Beit Furik, Huwwara, Za'tara (Tapuah), יום ד' 8.10.08, בוקר

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Dalia V., Nurit V-L. (reporting)

Translation:  Suzanne O.


There is no change: it's closed. 

Labourers gather round their cars.  The barrier of piles of earth and stones turns the temporary into practically permanent.


There is no crowding in either direction.  We do not stop.

On the Huwwara road there are a lot of pupils walking to school and some of the shops are already open, contrary to the period of Ramadan.

Beit Furiq

7:20 a.m. 

The traffic of both pedestrians and cars is relatively heavy.  A queue of 8 - 10 cars is starting to take shape in the car park.  However, the inspections, it must be said, are fast and the soldiers work continuously, quietly and without delays.  Relying on previous reports we assume that we are ‘allowed' to approach the checkpoints.  We approach and the soldiers, for the moment, do not say anything.

7:40 a.m.

The stream of pedestrians increases.  A coach with high school students on their way to a university visit arrives.  According to the regulation they alight before the roadblock and the coach is inspected and crosses in order to wait for them on the other side of the roadblock.  The inspection is quick.  Even so there is a noticeable lack of manpower at the roadblock.  Just one soldier inspects while another one guards him from behind, thus a queue of 12 cars builds up in the car park.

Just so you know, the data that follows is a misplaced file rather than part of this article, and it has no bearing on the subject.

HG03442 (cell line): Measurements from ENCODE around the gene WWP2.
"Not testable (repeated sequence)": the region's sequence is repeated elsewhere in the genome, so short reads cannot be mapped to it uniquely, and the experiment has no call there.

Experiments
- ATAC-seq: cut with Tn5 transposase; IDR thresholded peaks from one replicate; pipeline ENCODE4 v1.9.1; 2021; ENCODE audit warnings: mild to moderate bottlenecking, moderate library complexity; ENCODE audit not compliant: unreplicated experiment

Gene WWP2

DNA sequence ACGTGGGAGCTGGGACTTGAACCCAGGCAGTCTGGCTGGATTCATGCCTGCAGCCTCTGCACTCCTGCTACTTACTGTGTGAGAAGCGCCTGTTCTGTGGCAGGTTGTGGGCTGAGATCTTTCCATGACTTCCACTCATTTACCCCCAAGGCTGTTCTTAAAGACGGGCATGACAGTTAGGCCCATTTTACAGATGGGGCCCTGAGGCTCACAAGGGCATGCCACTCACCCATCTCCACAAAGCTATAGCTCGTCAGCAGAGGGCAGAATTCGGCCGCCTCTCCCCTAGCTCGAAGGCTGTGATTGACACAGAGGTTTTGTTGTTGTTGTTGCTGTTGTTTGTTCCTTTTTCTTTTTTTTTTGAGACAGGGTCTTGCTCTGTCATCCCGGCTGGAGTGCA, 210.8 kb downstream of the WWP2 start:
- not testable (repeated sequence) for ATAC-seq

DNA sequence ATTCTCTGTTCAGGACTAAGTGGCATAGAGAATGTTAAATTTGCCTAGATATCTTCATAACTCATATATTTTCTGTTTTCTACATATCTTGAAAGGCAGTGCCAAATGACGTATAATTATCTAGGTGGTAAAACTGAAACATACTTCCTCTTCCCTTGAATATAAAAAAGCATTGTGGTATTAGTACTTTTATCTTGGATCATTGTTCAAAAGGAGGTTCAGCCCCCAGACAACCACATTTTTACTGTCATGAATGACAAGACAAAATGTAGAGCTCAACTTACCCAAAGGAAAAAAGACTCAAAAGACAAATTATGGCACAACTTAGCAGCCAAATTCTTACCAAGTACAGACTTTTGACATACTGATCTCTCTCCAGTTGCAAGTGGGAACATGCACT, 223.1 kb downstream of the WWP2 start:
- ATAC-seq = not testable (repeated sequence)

• Before we left we wanted to praise the soldiers (it was the eve of Yom Kippur and there had often been opposition and hostility towards us here) but they now leapt to send us away and were a bit shocked by our compliments and our traditional Yom Kippur greeting.


8:15 a.m. 

There are few crossing to the north.  The traffic entering Nablus is routine.  Even the car park is not as crowded as usual; obviously they know that there is closureinfo-icon.  A queue of 4 - 5 cars is formed for a few minutes from the south.

The number of soldiers at the roadblock is greater than usual.  2 checkpoints are staffed as well as a humanitarian lane.  The x-ray machine is functioning and a dog handler is present.  The commander, 2nd lieutenant A., who recognises us, comes over to talk to us with an unknown DCO officer.  There is tension in the atmosphere, but everything runs routinely without any particular incidents.  In their estimation it will be busy this afternoon.

Since Ramadan is over business in the car park is quite hectic.

9:30 a.m. 

Since there was no change and there were no particular incidents we left early because of Yom Kippur.


There are 7 cars in the queue from the north, from the west empty.